Clever and gruesome, with images that will “Haunt” you for some time, the latest from Scott Beck and Bryan Woods is a darkly fun harbinger of Halloween.
Bettendorf High School graduates Beck and Woods, who hail from the Quad-Cities, earned their place in horror/science-fiction cinematic history last year with the hit “A Quiet Place.” “Haunt” continues that genre, as will “The Boogeyman,” their next venture in adapting a Stephen King short-story for the big screen.
The duo wrote and directed this story that unfolds in Carbondale, Illinois, where Harper (Katie Stevens, television’s “The Bold Type”) is a quiet, withdrawn student.
Reluctantly – “I don’t even have a costume!” – Harper takes off with her friends Mallory (Schuyler Helford, television's "Anger Management"), Angela (Shazi Raja, television’s “Salvation”), and Bailey (Lauryn Alisa McClain, “Daddy’s Little Girls”) convince Harper to go out and have a drink. After all, it’s Halloween, and it’s a night to party, right?
They run into Bailey’s friends Nathan (Will Brittain. "Kong: Skull Island”) and Evan (Andrew Caldwell, “Unbroken: Path to Redemption”). Although Harper has a boyfriend, their relationship is strained, and she and Nathan are drawn to each other.
Evan coaxes the group to go to an extreme haunted house not far away.
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They are greeted at the door by a creepy, silent clown (Davenport’s Justin Marxen, “Dead Awake”) who has them sign waivers before they're allowed inside.
At first, it’s hard to tell exactly what the actors inside are trying to do, until the group sees a witch appearing to torture a real person who screams for help before the scene disappears in smoke.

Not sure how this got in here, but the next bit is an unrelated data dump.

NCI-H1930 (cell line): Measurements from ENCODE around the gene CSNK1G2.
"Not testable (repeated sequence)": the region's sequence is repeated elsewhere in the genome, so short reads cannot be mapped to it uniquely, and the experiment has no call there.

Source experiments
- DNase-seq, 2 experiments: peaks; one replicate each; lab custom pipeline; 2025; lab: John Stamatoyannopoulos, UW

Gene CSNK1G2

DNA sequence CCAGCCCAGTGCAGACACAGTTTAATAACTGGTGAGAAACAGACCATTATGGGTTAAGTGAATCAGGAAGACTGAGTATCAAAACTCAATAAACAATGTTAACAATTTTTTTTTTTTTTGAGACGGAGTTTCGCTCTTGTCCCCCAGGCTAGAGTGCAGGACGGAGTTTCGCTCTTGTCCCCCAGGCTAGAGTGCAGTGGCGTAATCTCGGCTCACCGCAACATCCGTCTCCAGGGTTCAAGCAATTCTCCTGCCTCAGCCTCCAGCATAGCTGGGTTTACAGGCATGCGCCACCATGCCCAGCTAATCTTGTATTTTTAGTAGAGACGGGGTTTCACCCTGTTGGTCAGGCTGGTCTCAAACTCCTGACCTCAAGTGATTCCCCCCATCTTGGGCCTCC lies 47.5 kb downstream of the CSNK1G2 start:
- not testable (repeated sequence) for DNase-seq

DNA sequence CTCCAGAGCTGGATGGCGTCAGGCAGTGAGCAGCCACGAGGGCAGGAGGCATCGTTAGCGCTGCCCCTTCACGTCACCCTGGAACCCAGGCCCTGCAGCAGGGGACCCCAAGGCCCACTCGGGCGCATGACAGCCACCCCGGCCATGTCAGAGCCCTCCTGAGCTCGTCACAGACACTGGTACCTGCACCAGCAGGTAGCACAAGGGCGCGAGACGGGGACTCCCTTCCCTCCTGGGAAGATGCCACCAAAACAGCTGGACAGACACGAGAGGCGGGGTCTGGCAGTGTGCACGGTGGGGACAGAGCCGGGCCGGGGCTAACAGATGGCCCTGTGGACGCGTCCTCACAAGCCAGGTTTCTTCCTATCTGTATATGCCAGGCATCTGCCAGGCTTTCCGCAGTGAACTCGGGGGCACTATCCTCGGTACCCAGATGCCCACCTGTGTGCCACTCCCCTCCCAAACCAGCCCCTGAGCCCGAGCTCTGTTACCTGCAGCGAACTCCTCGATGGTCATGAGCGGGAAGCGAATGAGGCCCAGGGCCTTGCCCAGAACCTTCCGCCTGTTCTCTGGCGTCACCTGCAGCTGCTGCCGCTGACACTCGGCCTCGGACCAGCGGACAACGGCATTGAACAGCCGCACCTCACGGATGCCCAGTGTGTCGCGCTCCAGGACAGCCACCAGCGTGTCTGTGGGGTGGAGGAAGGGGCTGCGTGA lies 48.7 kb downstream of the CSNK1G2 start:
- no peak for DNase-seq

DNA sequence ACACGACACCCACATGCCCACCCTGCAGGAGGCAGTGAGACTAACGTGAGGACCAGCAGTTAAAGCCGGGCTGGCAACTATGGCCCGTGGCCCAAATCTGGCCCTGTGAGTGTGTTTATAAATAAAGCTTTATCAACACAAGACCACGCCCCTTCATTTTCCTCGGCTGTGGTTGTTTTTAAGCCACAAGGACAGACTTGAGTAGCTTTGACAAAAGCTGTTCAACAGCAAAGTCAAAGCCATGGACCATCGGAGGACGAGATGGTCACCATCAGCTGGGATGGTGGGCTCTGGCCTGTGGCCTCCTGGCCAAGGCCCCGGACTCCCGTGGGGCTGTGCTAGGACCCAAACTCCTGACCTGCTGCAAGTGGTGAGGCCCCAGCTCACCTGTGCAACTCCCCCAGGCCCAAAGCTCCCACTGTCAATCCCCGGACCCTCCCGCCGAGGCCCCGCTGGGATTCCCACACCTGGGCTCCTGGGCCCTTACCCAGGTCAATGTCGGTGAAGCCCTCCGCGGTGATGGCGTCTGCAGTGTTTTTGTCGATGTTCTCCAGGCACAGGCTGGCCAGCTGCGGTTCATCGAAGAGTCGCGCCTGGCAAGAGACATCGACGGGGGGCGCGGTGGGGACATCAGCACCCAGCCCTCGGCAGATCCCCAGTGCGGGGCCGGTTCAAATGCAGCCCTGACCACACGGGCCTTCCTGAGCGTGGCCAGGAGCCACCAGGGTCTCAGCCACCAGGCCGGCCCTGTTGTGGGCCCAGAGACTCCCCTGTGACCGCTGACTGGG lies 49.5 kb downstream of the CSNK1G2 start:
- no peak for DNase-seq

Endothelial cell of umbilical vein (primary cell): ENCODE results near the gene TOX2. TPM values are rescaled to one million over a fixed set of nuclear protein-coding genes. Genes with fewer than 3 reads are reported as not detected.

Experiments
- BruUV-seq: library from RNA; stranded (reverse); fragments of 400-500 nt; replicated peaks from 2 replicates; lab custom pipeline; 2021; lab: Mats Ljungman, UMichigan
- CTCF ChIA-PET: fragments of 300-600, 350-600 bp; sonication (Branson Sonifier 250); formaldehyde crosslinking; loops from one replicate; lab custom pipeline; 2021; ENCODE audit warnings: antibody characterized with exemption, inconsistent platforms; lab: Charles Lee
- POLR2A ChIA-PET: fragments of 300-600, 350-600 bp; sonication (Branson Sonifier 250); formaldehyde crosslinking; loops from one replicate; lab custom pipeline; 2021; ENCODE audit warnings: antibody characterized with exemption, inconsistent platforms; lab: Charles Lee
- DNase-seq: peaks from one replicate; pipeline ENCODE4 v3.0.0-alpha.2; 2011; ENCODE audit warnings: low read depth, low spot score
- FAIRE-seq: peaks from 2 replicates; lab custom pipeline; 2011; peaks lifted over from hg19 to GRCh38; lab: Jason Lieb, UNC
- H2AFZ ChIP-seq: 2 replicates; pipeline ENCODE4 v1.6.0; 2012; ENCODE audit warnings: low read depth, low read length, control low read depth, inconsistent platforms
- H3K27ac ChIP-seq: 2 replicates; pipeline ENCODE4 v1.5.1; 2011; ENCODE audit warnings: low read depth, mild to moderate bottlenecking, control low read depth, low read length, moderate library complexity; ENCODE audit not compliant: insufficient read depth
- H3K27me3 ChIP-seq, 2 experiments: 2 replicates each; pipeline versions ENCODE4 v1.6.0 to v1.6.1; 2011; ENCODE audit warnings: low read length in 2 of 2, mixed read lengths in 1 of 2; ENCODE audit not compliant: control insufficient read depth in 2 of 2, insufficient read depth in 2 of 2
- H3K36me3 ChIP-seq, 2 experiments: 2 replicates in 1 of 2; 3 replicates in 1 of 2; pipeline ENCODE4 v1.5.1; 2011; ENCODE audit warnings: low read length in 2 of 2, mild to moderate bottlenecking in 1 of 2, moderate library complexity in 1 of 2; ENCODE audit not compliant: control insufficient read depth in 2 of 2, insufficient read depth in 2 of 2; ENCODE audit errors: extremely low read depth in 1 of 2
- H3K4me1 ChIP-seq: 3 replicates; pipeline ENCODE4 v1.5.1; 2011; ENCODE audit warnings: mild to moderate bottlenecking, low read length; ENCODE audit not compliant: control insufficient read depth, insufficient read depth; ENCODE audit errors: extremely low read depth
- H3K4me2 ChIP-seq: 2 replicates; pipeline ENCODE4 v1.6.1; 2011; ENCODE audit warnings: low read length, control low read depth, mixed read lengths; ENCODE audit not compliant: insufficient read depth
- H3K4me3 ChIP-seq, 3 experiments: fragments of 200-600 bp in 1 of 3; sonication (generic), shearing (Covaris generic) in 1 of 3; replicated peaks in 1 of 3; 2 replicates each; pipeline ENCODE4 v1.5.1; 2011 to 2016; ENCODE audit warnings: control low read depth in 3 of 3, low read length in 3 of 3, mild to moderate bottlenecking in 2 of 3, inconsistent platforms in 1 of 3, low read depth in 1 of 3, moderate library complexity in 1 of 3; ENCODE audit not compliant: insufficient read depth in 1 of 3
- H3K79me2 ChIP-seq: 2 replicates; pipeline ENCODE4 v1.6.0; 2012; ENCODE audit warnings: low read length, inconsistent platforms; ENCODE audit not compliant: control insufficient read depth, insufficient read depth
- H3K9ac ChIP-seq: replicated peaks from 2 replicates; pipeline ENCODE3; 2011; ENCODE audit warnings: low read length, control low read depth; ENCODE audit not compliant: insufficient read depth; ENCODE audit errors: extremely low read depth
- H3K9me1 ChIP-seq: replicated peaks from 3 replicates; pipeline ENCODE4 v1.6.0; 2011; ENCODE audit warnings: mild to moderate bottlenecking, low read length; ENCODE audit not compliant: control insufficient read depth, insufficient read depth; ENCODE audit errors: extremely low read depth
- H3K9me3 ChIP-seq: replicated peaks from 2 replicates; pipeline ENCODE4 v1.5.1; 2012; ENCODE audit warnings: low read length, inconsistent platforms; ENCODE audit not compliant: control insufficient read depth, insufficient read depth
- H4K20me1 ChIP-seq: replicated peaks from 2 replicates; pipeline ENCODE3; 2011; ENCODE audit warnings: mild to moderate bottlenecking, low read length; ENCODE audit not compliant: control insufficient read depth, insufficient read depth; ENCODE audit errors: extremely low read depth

Other masked actors in the building come and go while the group becomes more and more unsettled … and even injured. It takes some time for the “players” to realize they soon will get more scares than they ever imagined.
It’s easy to sympathize with Stevens as Harper, who in some settings has flashbacks that make her anxiety and fear even more profound.
Beck and Woods are longtime cinephiles, and their movies embrace other film aficionados. I love the reference to Robert De Niro in “Heat” and another nod to the ghastly The Human Centipede” cult horror flick.
The ensemble delivers good performances. The sets are really fun because you never know when a hidden wall or item might reveal something terrifying. Wisely, Beck and Woods leave most of the gore until the end – that makes it even more macabre.
Not for the kids, not for the nervous, "Haunt" is for folks who enjoy grownup haunted houses - the kind that make you scream in terror.